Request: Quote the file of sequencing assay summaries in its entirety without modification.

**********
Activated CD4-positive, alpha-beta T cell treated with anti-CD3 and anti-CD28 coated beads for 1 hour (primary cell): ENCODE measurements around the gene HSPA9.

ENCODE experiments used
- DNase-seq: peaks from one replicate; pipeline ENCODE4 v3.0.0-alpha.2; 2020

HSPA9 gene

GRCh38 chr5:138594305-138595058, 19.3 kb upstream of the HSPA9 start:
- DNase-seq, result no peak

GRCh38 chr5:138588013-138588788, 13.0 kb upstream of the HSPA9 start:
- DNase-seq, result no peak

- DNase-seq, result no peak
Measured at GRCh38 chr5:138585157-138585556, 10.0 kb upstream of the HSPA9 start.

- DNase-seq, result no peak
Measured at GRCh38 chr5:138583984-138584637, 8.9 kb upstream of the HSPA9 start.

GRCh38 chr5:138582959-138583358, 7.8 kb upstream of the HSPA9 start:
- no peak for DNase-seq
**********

Activated CD4-positive, alpha-beta T cell treated with anti-CD3 and anti-CD28 coated beads for 1 hour (primary cell): ENCODE measurements around the gene HSPA9.

ENCODE experiments used
- DNase-seq: peaks from one replicate; pipeline ENCODE4 v3.0.0-alpha.2; 2020

HSPA9 gene

GRCh38 chr5:138594305-138595058, 19.3 kb upstream of the HSPA9 start:
- DNase-seq, result no peak

GRCh38 chr5:138588013-138588788, 13.0 kb upstream of the HSPA9 start:
- DNase-seq, result no peak

- DNase-seq, result no peak
Measured at GRCh38 chr5:138585157-138585556, 10.0 kb upstream of the HSPA9 start.

- DNase-seq, result no peak
Measured at GRCh38 chr5:138583984-138584637, 8.9 kb upstream of the HSPA9 start.

GRCh38 chr5:138582959-138583358, 7.8 kb upstream of the HSPA9 start:
- no peak for DNase-seq